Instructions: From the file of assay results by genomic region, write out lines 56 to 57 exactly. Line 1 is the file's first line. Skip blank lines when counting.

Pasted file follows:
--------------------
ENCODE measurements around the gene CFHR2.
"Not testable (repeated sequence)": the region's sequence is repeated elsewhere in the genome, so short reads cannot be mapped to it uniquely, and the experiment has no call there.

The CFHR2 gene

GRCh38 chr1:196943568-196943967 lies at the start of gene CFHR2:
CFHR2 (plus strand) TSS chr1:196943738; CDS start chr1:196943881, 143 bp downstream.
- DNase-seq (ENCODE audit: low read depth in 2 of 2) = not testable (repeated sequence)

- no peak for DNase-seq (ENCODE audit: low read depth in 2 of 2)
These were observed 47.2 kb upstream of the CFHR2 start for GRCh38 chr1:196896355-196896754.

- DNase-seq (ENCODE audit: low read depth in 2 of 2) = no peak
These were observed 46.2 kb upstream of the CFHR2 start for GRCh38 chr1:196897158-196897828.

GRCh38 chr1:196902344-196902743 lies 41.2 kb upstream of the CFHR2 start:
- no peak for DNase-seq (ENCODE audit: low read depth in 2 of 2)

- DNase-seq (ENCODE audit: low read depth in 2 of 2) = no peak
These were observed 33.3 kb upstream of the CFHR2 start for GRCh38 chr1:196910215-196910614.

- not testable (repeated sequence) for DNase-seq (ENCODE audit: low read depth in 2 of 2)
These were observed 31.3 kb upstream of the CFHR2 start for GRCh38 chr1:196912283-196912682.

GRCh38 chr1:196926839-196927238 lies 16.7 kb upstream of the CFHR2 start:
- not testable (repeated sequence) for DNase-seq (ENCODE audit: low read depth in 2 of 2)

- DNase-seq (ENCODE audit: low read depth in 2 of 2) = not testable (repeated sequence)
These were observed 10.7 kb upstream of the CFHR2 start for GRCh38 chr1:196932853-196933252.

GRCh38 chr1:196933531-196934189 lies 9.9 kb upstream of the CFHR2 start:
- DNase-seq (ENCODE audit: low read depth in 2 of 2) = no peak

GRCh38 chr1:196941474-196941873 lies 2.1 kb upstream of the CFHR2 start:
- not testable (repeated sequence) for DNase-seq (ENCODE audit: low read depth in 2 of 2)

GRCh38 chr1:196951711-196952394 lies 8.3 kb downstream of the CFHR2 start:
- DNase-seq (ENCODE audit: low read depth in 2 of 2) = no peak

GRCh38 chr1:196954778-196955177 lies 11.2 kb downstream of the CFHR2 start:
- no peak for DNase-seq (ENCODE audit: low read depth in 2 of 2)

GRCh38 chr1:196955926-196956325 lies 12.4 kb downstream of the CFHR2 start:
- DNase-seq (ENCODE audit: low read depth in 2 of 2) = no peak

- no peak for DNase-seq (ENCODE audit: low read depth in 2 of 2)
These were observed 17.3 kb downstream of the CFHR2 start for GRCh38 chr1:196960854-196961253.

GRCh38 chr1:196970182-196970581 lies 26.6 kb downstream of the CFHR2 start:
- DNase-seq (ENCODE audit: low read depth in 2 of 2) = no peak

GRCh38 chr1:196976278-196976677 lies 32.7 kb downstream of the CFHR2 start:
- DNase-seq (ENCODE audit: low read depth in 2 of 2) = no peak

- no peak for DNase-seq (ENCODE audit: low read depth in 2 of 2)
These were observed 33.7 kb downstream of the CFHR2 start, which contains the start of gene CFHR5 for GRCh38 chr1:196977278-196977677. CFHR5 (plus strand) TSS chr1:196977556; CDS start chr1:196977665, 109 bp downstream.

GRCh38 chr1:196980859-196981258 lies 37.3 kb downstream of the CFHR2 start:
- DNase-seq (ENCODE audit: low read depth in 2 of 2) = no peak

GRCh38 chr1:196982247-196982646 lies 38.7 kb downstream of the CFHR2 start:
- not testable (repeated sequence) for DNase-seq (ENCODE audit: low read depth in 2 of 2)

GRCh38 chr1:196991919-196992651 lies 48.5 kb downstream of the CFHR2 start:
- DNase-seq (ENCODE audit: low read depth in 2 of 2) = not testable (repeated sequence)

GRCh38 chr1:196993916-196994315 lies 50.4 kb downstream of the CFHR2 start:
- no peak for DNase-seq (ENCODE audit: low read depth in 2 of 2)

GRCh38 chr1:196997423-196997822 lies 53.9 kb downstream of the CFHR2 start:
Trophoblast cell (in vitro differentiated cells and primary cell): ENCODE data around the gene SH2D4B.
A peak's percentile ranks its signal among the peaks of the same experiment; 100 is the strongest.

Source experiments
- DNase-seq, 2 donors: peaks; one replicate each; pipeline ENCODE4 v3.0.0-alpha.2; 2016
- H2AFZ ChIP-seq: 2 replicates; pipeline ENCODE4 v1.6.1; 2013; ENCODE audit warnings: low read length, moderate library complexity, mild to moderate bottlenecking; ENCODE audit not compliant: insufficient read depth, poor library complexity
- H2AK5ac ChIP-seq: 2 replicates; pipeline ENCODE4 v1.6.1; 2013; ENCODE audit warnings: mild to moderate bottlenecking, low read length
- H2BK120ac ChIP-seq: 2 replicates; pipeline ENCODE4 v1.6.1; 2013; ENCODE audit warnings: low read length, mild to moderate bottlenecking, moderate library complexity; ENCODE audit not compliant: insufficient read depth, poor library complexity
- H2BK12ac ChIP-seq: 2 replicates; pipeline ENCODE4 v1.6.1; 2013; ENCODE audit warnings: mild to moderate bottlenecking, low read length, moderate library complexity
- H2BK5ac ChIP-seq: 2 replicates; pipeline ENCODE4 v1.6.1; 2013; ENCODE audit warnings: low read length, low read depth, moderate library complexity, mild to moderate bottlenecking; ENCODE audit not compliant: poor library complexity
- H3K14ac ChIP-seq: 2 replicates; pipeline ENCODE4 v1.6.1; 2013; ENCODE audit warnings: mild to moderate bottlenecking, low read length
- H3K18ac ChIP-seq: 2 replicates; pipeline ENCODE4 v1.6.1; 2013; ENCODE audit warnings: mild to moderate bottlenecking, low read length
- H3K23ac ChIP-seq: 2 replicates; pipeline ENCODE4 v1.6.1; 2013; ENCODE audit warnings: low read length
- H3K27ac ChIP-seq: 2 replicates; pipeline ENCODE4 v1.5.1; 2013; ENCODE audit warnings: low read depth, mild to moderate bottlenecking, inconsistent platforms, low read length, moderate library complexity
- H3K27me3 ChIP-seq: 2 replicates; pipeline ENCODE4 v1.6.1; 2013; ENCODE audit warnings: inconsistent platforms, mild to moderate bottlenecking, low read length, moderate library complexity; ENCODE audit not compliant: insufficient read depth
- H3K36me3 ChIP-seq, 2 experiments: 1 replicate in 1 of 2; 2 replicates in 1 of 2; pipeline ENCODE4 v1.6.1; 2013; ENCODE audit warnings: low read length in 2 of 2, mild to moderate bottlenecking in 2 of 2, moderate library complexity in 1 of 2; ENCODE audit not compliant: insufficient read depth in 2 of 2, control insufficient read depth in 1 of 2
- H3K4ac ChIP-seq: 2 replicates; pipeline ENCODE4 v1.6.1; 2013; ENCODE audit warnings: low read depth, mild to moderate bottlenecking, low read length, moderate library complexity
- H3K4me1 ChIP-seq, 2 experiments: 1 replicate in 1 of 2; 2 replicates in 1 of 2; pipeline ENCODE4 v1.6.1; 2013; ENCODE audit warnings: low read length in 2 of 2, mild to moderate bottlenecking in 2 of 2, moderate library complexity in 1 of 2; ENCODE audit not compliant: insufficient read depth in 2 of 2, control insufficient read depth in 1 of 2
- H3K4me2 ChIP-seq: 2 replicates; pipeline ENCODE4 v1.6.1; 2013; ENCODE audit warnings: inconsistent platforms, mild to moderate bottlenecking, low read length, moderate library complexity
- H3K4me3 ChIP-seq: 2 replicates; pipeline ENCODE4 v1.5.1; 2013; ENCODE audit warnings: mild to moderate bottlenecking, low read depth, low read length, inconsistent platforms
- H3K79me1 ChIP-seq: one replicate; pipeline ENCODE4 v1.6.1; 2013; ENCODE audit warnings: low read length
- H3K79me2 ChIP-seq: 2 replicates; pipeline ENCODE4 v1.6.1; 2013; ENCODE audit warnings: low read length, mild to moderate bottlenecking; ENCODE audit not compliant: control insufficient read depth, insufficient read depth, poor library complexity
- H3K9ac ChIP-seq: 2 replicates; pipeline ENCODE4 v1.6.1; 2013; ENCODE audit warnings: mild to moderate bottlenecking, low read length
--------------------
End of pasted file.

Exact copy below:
- H2BK5ac ChIP-seq: 2 replicates; pipeline ENCODE4 v1.6.1; 2013; ENCODE audit warnings: low read length, low read depth, moderate library complexity, mild to moderate bottlenecking; ENCODE audit not compliant: poor library complexity
- H3K14ac ChIP-seq: 2 replicates; pipeline ENCODE4 v1.6.1; 2013; ENCODE audit warnings: mild to moderate bottlenecking, low read length